French FM sticks with growth forecast for 2006

9th January 2006, Comments 0 comments

PARIS, Jan 8 (AFP) - French Finance Minister Thierry Breton on Sunday stood by his forceast for economic growth this year at "between 2 and 2.5 percent", while adding that France could do even better.

PARIS, Jan 8 (AFP) -  French Finance Minister Thierry Breton on Sunday stood by his forceast for economic growth this year at "between 2 and 2.5 percent", while adding that France could do even better.

"I am not content" with that growth rate, "France can do better," Breton said in an interview with Europe 1 radio. He noted that his 2006 growth forecast was also the consensus estimate of economists.

Looking back on 2005, Breton noted the eight consecutive months of a drop in unemployment, a chronic problem for the French economy, which has hovered near 10 percent of the workforce.

He also said that 2005 "was a very good year for consumer spending" and that trend would continue this year.

Last Tuesday, the national statistics institute INSEE said the French economy was on track to achieve 1.5 percent growth for the full year of 2005.

The country's finance chief also predicted that France's budget deficit "would respect" in both 2005 and 2006 the ceiling of three percent of Gross Domestic Product (GDP), which is the deficit limit set by European rules for countries sharing the single euro currency.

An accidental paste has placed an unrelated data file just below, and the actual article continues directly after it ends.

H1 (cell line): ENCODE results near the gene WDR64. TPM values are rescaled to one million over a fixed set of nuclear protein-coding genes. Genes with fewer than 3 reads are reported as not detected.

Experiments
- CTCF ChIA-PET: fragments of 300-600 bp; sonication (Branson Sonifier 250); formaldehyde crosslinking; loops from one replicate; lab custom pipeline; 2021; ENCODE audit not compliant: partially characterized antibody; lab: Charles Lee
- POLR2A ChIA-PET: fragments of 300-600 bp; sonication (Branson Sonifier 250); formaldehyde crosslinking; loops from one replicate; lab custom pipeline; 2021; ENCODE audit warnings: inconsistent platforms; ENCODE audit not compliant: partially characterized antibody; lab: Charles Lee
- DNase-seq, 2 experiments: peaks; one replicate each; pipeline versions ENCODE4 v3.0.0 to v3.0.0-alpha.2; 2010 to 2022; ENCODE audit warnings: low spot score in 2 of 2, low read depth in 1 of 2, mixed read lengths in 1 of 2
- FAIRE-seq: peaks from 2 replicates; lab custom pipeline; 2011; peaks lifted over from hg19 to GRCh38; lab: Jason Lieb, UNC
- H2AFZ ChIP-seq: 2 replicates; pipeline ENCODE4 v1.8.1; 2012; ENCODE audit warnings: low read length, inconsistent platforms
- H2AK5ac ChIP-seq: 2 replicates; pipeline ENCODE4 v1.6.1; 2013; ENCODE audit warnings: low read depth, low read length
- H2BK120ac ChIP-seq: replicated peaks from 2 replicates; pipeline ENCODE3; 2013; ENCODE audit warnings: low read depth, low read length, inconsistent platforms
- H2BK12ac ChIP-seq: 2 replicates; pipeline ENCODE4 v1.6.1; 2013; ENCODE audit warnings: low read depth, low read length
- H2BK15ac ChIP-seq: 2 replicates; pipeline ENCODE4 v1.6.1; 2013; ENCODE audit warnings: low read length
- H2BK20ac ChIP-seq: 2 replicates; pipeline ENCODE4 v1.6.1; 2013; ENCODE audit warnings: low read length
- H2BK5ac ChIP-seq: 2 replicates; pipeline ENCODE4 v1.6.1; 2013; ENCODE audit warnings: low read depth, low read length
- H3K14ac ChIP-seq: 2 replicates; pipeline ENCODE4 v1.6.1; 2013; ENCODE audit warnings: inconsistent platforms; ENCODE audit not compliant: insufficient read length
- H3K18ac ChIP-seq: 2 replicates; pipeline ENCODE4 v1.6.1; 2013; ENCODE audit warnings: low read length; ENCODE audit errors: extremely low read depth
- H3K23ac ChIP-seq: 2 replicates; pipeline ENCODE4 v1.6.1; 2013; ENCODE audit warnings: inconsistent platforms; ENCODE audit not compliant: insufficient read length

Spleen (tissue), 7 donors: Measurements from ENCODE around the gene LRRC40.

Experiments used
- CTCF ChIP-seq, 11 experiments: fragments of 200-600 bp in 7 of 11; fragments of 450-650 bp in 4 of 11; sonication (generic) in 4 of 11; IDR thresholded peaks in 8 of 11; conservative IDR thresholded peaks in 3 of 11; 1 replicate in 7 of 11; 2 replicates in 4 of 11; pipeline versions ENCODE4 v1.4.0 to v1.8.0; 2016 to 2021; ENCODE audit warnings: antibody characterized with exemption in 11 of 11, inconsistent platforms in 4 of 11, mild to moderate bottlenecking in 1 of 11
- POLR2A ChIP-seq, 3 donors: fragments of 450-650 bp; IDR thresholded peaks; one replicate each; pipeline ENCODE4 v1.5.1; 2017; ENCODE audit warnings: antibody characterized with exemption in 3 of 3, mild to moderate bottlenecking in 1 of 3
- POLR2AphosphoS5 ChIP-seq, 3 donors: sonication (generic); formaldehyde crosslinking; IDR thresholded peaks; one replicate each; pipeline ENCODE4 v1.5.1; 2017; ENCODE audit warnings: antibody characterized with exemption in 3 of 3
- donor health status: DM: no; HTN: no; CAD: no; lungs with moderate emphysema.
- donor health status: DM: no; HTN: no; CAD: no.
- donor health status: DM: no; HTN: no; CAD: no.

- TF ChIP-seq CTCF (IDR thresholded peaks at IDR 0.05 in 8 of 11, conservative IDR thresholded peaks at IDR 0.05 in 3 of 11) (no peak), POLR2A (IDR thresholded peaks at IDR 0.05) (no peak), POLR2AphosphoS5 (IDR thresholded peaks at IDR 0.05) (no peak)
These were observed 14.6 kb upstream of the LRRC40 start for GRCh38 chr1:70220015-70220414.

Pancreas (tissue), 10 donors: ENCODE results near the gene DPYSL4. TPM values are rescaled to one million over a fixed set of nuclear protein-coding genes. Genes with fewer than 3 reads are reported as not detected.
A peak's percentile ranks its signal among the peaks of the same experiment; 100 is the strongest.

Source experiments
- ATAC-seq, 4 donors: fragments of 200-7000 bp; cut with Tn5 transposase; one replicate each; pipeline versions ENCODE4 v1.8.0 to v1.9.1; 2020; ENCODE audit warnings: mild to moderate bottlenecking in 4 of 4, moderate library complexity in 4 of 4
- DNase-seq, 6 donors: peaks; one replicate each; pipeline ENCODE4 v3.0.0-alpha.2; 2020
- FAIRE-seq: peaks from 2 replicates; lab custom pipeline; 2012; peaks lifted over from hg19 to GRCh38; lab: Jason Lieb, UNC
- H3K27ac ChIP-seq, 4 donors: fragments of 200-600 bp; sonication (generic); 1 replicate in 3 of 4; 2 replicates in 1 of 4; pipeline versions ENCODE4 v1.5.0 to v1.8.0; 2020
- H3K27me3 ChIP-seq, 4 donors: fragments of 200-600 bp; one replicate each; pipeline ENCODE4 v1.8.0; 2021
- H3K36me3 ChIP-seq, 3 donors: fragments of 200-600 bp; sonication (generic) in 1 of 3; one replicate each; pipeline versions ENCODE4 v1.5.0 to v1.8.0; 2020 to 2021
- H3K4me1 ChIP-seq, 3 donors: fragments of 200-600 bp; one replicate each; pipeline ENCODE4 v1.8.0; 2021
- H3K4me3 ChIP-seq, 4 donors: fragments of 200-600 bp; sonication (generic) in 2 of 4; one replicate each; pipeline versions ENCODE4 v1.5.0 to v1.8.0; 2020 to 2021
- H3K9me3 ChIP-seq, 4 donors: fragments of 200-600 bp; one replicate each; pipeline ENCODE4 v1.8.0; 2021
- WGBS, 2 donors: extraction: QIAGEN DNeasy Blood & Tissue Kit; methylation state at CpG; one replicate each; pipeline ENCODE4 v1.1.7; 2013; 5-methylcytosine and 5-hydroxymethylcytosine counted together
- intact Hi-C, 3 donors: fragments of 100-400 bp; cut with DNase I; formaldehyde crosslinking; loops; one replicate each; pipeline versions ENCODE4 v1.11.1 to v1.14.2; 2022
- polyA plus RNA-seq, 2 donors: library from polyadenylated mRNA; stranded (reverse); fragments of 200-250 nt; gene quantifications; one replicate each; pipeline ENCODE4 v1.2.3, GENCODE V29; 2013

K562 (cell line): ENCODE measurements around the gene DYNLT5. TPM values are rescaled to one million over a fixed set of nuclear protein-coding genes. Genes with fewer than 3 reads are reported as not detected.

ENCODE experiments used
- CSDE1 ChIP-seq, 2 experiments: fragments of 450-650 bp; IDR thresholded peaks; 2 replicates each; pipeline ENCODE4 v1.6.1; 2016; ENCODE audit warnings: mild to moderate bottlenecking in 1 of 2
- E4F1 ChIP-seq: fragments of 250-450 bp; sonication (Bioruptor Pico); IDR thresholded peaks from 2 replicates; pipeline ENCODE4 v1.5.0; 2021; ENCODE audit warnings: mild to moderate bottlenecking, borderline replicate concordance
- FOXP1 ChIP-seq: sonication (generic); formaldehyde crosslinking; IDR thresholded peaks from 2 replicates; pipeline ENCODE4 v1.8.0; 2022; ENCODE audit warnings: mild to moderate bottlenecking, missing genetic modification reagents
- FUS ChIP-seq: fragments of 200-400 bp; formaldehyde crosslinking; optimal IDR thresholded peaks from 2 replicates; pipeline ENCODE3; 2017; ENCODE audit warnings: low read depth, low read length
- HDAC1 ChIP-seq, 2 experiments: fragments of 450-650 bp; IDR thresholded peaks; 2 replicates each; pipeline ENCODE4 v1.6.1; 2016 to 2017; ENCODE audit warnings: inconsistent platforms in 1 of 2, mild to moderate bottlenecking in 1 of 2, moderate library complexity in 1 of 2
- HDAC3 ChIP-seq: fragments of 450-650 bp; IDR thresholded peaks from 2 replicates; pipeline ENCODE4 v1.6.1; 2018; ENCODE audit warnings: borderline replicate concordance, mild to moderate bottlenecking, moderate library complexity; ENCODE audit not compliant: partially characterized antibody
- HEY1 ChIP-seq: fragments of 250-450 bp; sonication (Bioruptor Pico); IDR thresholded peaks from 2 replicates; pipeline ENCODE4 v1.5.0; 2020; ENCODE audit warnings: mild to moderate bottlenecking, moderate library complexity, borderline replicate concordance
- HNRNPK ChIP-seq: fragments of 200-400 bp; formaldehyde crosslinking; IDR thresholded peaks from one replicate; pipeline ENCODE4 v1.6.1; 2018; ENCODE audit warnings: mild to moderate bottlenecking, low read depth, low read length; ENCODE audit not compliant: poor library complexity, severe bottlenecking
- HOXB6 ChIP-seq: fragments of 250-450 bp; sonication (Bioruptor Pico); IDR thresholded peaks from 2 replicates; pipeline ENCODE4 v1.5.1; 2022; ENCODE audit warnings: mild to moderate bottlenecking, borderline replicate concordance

France like such eurozone countries as Germany has exceeded that deficit limit in recent years.

Breton claimed France's "snowball of public debt" began to form during the Socialist presidency of the late François Mitterrand from 1981 to 1995, citing leftist measures such as nationalizing industries, limiting the retirement age to 60 and hiring some 330,000 additional civil servants.

As a member of the center-right UMP government of Prime Minister Dominique de Villepin, Breton conceded that the right has also made "some errors", such as lifting the tax limit on the rich, which led to "tens of thousands of French citizens leaving the country with their money and their enterprising spirit".

However, he noted that with a recent measure limiting the income subject to taxation to 60 percent, "there are people who are going to come back, and that's good for the economy."

Copyright AFP

Subject: French news

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